Gilles Muller / Sam Querrey
Dominic Thiem / Philipp Petzschner (WC)
Alexander Zverev / Mischa Zverev
Philipp Kohlschreiber / Lucas Pouille

Plus Diego Schwartzman … Pablo Carreño Busta … Ryan Harrison … Fabio Fognini … Steve Johnson … Fernando Verdasco and Albert Ramos-Viñolas ….

2017 doubles teams

John Isner / Jack Sock
Novak Djokovic / Viktor Troicki
Rafael Nadal / Bernard Tomic (that was an … epic meetup)
Kohlschreiber /Thiem
Zverev / Zverev
Muller / Querrey
Andy Murray / Dan Evans
del Potro / Paes (WC)
Dimitrov / Stan Wawrinka
Marin Cilic / Nikola Mektic
Steve Johnson / Vasek Pospisil
Roberto Bautista Agut / Fernando Verdasco
Tomas Berdych / Philipp Petzschner
Nick Kyrgios / Nenad Zimonjic (WC)

Imperial Djokovic wins 7th Australian Open

MELBOURNE, Australia – The tennis that Novak Djokovic imposed upon Rafael Nadal Sunday night in the Australian Open men’s singles final was of all-world proportions.

And the bell that sounded when it was over after barely two hours sounded like this: “Roger and your 20 majors? Rafa and your 17? I’m coming for you.”

In Nadal’s case, that might even be this season, if Sunday’s combination of motivation, desire and execution is any hint.

Djokovic surrendered just eight games and made just nine unforced errors in a 6-3, 6-2, 6-3 victory. His eternal rival, in their 53rd meeting, was at times made to look as though he had never faced this particular Serb before.

“Obviously back to back semi-finals and finals and make 15 unforced errors in total, in two matches, is quite pleasantly surprising to myself. Even though I always believe I can play this way, and kind of visualize myself playing this way, at this level and under the circumstances it was really a perfect match,” Djokovic said.

It took 33 minutes, through more than four service games, for Nadal to win a point on Djokovic’s serve. They were 53 minutes in before he won his second. It took an hour and 46 minutes for Nadal to get his first break opportunity on Djokovic’s serve. Some 15 minutes after that, it was over.

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Quick start the key

The victory wasn’t a shock, based on their hard-court resumé. But the jokers were a little wild on that score. It has been nearly three years since they met on a hard court.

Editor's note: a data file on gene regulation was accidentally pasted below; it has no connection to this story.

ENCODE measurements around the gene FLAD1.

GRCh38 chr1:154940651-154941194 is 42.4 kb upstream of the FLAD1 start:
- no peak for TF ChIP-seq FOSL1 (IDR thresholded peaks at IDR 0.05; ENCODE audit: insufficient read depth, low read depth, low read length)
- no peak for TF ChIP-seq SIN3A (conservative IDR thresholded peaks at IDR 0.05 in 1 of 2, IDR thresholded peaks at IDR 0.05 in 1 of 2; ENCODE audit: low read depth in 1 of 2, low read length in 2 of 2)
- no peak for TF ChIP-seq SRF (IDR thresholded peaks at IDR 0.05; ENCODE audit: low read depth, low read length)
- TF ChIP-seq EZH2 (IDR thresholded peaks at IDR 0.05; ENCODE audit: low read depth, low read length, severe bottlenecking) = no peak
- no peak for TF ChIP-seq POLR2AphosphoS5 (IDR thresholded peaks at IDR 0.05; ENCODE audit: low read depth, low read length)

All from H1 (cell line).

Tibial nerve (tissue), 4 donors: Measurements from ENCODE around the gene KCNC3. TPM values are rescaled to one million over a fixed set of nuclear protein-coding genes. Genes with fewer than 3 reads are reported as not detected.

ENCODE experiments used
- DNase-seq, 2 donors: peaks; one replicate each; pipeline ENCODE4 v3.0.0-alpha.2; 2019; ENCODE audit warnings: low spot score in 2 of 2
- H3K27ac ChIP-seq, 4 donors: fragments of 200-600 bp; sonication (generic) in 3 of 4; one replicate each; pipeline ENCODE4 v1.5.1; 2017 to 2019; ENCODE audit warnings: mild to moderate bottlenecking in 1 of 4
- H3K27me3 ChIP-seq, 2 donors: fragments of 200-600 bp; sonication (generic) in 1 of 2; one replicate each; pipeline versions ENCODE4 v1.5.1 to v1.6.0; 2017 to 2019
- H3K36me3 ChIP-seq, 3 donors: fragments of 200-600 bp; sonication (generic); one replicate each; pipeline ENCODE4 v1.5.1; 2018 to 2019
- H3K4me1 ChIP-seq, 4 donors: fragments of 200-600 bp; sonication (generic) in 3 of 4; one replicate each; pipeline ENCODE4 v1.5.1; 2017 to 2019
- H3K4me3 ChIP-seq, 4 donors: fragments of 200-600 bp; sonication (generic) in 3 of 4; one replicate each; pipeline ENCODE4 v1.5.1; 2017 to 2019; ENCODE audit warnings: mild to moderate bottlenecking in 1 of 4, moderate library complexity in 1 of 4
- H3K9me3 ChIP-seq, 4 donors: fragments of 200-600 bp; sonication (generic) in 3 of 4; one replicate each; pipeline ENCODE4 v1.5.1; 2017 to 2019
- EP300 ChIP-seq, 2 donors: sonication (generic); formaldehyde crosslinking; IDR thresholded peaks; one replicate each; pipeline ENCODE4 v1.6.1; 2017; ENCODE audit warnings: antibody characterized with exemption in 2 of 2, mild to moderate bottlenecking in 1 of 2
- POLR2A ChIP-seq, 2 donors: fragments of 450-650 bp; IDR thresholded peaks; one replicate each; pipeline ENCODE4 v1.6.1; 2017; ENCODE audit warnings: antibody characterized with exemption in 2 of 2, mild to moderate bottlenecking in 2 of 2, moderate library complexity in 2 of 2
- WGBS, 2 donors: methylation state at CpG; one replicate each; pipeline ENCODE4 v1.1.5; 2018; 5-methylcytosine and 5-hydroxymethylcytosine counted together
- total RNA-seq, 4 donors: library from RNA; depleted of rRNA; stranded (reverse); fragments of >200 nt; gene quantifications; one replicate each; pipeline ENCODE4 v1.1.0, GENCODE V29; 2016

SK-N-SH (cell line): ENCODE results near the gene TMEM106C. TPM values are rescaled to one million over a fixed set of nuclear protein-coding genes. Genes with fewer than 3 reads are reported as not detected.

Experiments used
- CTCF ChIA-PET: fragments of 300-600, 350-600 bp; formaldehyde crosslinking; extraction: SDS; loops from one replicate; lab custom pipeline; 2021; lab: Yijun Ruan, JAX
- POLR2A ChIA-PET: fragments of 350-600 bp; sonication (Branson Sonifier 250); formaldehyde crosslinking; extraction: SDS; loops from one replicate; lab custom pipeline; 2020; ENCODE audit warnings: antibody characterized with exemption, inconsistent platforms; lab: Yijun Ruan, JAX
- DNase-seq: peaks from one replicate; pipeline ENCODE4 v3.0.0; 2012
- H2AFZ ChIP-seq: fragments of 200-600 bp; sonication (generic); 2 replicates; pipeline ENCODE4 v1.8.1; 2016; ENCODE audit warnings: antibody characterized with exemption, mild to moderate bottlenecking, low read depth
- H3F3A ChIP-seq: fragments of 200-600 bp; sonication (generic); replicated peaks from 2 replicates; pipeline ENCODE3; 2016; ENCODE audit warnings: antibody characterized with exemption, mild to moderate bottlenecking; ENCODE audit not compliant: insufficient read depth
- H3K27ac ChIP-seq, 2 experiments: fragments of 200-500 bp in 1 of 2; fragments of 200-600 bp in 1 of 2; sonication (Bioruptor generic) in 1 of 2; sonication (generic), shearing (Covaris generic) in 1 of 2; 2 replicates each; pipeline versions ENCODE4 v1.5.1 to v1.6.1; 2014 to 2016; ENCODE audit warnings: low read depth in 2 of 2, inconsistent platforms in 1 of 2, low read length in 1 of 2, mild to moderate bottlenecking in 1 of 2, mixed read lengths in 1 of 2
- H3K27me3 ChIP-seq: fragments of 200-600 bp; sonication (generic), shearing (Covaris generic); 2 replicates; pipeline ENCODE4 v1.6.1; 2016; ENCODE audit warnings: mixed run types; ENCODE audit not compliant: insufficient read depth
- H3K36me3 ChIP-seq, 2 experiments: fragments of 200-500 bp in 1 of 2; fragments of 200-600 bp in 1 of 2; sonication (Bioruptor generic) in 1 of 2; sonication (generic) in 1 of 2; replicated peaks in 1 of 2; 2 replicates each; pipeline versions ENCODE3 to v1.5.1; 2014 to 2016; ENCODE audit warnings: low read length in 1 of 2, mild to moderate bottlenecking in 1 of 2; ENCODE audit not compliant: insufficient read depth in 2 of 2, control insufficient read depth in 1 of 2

Since then, both have had physical challenges. Djokovic went from the nearly-unbeatable player he was then into a downturn exacerbated by both ailing elbow and bruised psyche. After winning so much, for such an extended period of time, he needed to find new purpose and new motivation for this chapter of his career.

In healing both, he found it.

In a battle of favorites, Osaka prevails in Oz Open final

Still, Nadal hadn’t won a hard-court set from Djokovic since the 2013 US Open final. And he’d played little hard-court tennis at all over the last 12 months: only the Australian Open (where he retired against Marin Cilic in the quarterfinals), the Roger Cup (which he won) and the US Open, where he retired against Juan Martin del Potro in the semis.

So form held true, in that sense.

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The plate, rather than “Norman” was not what Nadal came for on Sunday. But he was able to appreciate the unexpectedly dominant two weeks of tennis that came before it.

Defense didn’t answer the call

Beyond that, Djokovic had extra mustard. He kept the ball deep, as he always does. But he took it so early, so often, he gave Nadal no time to settle in, no room to breathe. He rattled him from the start.

If Nadal’s legs looked a bit frozen, if he looked nervous, Nadal said that was all credit to his opponent.

“It was not about being more nervous. I (had) normal nerves, like final of Grand Slam. But the things started so quick. He was pushing me to every ball. What on other days have been a serve and a ball that I can have in offensive position, today have been in defensive position. That’s not nerves. That’s things that happened quicker than what happened the previous days,” he said.

“I don’t like to say he played unbelievably well, because looks like you find an excuse for yourself. The real thing is he played so well. He did a lot of things (that are) very difficult unbelievably well. He hit so long. His return was fantastic. He was super quick. I really believe that he was able to work very hard on the off-season on his movement. He was moving unbelievably well. I felt that good shots came back with offensive position for me, after not a bad shot from me, I have been in the defensive position (instead).”

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Nadal had a clear idea of how it went wrong on Sunday, without failing to acknowledge the extremely high level of his opponent.

Quick start required

Djokovic said he needed to rush out of the starting gates with a flourish.

“It’s exactly what I intended to do. I want do step out on court and bring the intensity. Because I knew intensity was waiting for me on the other side. He makes you play every shot from the very first point, brings a lot of energy in the shots,” Djokovic said. “I definitely needed a good start, because we both were playing well coming into the match. I knew I have a good chance if I’m in the court dictating play.”

The Mallorcan had looked impressive in getting to the final. More than that; he had looked devastating.

But his draw was well set up. He dismissed the Next Gen – Alex de Minaur, Frances Tiafoe and Stefanos Tsitsipas – with a few swats of his mighty Babolat. He took care of a resurgent contemporary, Tomas Berdych, with all the might his 19-4 head-to-head against the Czech would suggest.

Djokovic was a next-level challenge, compared to those who had come before. Perhaps two levels above.

An as Nadal explained it, he didn’t have that “extra thing” he needed to put up more resistance.